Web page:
Sculptures of Freedom

Art and ideas inspired by Greece

Zenos Frudakis Jan 18. 2016
by Zenos Frudakis
I grew up in America’s Midwest. Both my parents were Greek.

My father, born in Alikampos, Crete, played the lyra every day at home. My mother filled the house with smells of Greek cooking -- Avgolemono soup, spinakopeta, lamb, and warm, homemade bread. My career began when, as a small child, I formed the dough into figures my mother baked in the oven. Greek was my first language. Even today, many people tell me I speak English with a slight accent, perhaps because English was not even my second language; art was.

I discovered Greek sculpture early, drawing from books with photos of the works of Myron, Phidias, Polyclitus, Praxiteles, Scopas and Lysippus, all who influenced my work.
The essential lesson I learned from Greek art was articulated by Nietzsche in his essay “The Birth of Tragedy.” I paraphrase: The reason Greek art reached great heights was that it balanced the Greek gods Apollo and Dionysus, Apollo representing order, design, the rational; Dionysus disorder, emotional excess and sensuality. Too much of Apollo’s order and work seems a static, cold form. Too much Dionysus has the unsettling affect of being out of control, irrational and bordering madness. I endeavour to infuse my work with both gods.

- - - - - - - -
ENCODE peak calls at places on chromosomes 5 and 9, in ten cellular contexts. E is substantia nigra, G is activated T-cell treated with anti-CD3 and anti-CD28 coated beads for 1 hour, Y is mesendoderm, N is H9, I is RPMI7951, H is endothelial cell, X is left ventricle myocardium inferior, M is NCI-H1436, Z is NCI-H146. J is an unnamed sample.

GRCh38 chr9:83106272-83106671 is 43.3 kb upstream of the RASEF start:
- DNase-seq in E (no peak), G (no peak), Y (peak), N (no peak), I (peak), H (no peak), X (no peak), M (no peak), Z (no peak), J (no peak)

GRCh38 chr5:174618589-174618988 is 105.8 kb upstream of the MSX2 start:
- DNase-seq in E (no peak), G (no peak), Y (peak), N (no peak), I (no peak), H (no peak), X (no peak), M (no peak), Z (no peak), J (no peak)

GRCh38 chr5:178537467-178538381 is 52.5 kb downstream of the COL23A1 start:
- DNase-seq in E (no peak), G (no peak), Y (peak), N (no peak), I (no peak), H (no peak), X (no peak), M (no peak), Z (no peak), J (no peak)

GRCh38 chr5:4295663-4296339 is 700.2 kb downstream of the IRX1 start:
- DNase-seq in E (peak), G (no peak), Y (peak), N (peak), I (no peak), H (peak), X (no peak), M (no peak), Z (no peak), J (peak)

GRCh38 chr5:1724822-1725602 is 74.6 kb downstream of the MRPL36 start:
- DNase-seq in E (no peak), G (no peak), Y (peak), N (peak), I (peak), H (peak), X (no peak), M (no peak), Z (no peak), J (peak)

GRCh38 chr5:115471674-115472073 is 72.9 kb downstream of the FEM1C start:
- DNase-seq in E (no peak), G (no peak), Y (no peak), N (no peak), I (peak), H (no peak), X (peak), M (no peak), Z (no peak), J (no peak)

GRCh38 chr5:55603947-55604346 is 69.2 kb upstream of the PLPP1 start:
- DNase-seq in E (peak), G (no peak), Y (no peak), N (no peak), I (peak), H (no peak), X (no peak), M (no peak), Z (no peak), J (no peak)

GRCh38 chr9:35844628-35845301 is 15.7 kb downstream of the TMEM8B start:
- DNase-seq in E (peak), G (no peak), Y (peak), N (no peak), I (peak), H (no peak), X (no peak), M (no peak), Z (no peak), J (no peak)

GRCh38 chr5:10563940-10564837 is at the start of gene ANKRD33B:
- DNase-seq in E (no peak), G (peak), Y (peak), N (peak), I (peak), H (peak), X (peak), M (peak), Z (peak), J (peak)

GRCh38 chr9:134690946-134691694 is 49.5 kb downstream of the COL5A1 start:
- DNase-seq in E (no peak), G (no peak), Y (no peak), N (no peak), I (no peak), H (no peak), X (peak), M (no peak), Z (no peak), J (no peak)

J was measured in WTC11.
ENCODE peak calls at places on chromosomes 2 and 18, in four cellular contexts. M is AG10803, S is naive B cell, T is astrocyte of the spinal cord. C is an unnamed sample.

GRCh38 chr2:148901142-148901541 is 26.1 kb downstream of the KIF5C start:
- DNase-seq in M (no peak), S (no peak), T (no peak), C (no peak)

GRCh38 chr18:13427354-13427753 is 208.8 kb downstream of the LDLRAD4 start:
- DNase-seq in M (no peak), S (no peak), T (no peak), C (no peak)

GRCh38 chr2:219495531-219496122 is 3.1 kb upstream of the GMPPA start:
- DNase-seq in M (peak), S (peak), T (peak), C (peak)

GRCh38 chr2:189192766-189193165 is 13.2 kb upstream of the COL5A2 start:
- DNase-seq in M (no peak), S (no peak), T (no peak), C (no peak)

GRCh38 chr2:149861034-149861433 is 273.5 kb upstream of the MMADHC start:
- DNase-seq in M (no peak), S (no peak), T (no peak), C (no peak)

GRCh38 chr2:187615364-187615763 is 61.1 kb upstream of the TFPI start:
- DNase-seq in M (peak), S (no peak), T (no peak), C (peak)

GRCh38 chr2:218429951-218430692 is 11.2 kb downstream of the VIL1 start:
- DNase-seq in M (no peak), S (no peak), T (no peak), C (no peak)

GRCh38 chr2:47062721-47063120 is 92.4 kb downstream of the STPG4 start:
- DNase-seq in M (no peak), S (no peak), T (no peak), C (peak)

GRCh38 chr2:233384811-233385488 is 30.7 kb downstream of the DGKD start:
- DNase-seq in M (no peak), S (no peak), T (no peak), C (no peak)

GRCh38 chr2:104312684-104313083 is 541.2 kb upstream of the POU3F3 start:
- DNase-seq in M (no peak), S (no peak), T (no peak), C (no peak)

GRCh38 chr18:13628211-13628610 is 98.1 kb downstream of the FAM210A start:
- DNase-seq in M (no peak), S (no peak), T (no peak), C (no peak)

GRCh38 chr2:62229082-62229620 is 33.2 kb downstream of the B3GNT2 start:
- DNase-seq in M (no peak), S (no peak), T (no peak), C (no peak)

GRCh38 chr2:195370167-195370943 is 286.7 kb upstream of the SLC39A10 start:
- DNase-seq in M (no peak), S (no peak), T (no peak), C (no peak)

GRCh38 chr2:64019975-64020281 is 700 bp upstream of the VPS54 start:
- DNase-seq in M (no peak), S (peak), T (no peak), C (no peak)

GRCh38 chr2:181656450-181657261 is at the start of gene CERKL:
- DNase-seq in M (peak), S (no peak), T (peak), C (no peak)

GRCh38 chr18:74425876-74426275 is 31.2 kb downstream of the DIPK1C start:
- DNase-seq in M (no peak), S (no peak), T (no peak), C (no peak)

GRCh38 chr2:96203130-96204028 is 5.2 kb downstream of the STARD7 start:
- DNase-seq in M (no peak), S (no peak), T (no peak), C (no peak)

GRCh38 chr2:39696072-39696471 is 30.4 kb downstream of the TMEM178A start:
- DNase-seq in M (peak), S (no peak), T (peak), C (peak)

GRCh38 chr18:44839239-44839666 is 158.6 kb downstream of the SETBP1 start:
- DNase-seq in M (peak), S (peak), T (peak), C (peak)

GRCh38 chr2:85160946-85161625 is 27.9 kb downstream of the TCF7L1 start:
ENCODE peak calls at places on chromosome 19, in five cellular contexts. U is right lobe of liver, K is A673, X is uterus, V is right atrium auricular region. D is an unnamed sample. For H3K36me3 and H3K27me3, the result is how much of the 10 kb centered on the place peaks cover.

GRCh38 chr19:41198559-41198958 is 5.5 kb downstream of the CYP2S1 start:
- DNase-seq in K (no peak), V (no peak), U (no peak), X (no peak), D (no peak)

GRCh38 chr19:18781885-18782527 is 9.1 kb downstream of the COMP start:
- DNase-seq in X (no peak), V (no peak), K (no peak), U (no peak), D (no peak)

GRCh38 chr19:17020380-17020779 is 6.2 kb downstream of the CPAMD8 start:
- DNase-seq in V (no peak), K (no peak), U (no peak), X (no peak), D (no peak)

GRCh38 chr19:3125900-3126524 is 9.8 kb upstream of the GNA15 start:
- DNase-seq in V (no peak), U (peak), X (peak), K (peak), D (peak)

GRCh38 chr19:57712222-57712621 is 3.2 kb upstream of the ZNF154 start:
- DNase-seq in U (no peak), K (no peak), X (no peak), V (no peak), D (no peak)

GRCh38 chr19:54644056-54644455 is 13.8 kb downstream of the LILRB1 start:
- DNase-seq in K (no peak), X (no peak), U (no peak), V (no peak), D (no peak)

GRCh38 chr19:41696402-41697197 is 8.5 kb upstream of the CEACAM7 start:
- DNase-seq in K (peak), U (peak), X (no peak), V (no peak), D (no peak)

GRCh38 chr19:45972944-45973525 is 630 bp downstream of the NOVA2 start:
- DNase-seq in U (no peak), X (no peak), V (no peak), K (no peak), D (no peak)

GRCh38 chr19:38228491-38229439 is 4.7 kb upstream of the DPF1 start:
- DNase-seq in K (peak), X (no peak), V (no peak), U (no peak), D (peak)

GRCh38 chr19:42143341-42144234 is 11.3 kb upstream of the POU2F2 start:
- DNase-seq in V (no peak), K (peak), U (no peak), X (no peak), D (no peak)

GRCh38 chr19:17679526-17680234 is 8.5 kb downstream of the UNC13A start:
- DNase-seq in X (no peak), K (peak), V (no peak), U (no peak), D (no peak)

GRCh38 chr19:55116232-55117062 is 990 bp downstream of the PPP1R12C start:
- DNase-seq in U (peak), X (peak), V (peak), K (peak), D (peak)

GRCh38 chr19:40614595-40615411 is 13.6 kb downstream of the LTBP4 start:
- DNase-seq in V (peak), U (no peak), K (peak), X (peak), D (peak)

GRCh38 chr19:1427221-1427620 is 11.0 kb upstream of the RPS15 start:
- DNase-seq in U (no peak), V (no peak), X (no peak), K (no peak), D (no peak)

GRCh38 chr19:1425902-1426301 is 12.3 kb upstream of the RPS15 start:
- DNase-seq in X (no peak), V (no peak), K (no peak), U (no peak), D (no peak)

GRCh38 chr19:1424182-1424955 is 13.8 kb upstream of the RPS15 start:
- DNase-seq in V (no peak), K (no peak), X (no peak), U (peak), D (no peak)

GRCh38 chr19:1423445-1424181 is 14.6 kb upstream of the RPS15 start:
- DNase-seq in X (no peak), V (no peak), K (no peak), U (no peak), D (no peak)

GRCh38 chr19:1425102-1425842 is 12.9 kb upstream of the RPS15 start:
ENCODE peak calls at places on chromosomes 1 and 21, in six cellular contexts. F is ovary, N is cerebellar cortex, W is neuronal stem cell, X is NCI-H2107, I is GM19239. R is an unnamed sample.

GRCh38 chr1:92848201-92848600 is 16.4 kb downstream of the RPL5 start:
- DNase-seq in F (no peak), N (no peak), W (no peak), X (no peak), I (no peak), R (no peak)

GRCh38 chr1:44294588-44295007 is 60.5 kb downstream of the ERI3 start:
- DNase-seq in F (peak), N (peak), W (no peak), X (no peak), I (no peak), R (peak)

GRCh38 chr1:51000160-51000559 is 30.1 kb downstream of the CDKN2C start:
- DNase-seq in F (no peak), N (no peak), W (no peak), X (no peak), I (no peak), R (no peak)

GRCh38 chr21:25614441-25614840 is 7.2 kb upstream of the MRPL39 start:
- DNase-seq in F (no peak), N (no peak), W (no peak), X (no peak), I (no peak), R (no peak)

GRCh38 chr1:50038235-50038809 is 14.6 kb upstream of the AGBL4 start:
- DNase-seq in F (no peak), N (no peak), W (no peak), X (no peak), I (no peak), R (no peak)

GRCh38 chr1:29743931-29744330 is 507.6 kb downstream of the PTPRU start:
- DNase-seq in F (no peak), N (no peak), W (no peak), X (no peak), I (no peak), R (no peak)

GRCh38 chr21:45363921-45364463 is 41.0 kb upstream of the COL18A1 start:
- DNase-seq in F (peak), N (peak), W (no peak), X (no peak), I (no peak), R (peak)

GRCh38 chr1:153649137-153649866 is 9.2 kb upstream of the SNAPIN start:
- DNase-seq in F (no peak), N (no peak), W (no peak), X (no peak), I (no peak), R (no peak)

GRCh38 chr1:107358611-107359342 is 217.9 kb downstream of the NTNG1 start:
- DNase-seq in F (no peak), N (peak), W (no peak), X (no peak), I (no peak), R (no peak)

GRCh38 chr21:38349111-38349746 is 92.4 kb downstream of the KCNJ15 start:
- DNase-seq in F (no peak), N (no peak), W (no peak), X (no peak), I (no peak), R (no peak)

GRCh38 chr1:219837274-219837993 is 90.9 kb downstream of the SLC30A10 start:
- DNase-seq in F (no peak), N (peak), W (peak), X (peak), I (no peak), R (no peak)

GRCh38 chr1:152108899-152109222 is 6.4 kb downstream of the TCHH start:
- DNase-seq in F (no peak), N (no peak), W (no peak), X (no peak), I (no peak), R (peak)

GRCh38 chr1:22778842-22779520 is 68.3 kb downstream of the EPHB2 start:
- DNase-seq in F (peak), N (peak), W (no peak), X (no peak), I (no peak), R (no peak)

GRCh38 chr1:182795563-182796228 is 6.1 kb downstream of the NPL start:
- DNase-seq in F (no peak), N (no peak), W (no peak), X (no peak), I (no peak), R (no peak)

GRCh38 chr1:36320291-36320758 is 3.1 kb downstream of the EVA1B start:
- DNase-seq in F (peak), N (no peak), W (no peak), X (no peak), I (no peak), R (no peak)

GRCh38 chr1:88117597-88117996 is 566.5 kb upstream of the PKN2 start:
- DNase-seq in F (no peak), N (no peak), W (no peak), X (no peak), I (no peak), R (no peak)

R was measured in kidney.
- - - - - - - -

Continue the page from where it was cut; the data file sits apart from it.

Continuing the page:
My art is about excellence in concept and form. I am primarily a commissioned artist, so I rarely get to create my own ideas. Often, at best, I try to modify a client’s intentions toward the sublime to whatever degree I am permitted. In whatever I sculpt, the quality of the process is important.

In my sculpture, Knowledge is Power, two Greek influences are evident: the face of Socrates says “The unexamined life is not worth living”, and Protagoras gives the essential humanist statement, “Man is the measure of all things.”

My Freedom sculpture expresses an idea basic to the Greek ideals from which Democracy sprang. It also brings to mind the words of one of my favorite authors, Nikos Kazantzakis, which I read while standing at his gravesite in Crete, “I hope for nothing. I fear nothing. I am free.”
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